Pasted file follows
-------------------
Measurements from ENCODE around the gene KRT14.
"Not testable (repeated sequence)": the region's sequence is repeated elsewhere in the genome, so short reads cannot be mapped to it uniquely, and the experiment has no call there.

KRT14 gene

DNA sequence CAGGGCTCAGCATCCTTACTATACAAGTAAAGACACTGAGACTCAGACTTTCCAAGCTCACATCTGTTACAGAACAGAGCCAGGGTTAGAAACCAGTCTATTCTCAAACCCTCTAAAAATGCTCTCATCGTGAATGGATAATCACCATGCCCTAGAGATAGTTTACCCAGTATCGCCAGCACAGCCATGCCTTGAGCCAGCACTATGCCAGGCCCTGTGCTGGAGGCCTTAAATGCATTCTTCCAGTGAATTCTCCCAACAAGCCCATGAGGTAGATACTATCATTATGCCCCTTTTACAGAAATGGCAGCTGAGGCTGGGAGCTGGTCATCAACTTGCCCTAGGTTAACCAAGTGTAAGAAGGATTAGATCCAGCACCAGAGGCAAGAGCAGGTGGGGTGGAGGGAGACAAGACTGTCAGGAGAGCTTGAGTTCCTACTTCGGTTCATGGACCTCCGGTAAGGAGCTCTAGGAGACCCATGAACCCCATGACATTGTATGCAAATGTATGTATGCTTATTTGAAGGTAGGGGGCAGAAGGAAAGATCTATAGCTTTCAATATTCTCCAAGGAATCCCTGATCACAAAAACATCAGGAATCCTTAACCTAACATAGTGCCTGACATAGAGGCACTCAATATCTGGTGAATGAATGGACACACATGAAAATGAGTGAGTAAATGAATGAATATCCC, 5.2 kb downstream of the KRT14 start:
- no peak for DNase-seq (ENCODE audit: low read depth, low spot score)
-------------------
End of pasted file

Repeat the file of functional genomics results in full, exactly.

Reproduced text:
Measurements from ENCODE around the gene KRT14.
"Not testable (repeated sequence)": the region's sequence is repeated elsewhere in the genome, so short reads cannot be mapped to it uniquely, and the experiment has no call there.

KRT14 gene

DNA sequence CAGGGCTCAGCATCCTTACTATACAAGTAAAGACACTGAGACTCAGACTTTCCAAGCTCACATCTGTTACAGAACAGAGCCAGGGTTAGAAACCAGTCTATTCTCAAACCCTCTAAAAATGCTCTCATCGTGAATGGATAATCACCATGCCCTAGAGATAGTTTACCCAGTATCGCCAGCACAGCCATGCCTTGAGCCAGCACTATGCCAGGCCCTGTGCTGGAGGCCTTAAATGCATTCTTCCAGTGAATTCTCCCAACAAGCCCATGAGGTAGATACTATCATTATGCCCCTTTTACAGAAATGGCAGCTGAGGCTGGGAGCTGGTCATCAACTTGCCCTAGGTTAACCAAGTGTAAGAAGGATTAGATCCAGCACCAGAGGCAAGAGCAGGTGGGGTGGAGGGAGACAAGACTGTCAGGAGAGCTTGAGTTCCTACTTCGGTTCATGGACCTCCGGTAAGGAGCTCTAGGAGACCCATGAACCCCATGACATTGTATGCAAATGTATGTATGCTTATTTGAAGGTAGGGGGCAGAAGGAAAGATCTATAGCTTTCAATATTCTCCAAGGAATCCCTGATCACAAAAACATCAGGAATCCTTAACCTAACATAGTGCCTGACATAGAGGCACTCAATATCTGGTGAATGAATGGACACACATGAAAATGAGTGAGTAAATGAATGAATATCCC, 5.2 kb downstream of the KRT14 start:
- no peak for DNase-seq (ENCODE audit: low read depth, low spot score)